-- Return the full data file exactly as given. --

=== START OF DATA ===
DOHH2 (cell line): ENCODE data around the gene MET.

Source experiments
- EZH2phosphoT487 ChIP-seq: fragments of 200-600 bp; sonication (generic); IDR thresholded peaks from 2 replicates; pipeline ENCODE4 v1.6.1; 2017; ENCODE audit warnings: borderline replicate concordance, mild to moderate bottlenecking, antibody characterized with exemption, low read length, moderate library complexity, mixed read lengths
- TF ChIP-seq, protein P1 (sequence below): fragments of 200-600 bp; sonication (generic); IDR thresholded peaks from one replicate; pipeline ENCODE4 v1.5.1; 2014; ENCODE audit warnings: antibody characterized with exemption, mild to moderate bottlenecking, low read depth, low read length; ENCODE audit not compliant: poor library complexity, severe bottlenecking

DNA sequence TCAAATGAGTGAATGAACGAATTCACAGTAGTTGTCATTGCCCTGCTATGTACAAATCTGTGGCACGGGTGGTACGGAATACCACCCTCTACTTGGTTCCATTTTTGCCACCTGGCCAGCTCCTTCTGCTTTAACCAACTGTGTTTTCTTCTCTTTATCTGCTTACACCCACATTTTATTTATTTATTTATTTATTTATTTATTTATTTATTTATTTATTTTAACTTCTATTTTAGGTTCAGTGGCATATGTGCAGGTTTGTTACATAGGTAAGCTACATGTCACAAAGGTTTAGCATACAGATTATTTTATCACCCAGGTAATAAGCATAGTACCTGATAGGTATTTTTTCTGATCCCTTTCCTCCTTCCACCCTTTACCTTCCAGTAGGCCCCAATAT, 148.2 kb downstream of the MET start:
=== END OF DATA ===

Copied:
DOHH2 (cell line): ENCODE data around the gene MET.

Source experiments
- EZH2phosphoT487 ChIP-seq: fragments of 200-600 bp; sonication (generic); IDR thresholded peaks from 2 replicates; pipeline ENCODE4 v1.6.1; 2017; ENCODE audit warnings: borderline replicate concordance, mild to moderate bottlenecking, antibody characterized with exemption, low read length, moderate library complexity, mixed read lengths
- TF ChIP-seq, protein P1 (sequence below): fragments of 200-600 bp; sonication (generic); IDR thresholded peaks from one replicate; pipeline ENCODE4 v1.5.1; 2014; ENCODE audit warnings: antibody characterized with exemption, mild to moderate bottlenecking, low read depth, low read length; ENCODE audit not compliant: poor library complexity, severe bottlenecking

DNA sequence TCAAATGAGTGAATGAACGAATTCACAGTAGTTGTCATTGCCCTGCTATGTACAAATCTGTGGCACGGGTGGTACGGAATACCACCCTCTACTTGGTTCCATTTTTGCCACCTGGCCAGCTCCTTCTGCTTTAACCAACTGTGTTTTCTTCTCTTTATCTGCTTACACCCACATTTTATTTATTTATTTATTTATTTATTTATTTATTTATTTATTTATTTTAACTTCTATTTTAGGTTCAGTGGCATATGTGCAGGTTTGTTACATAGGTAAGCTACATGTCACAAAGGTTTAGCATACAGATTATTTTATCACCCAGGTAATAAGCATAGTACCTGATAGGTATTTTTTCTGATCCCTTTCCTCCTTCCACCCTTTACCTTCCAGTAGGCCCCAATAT, 148.2 kb downstream of the MET start: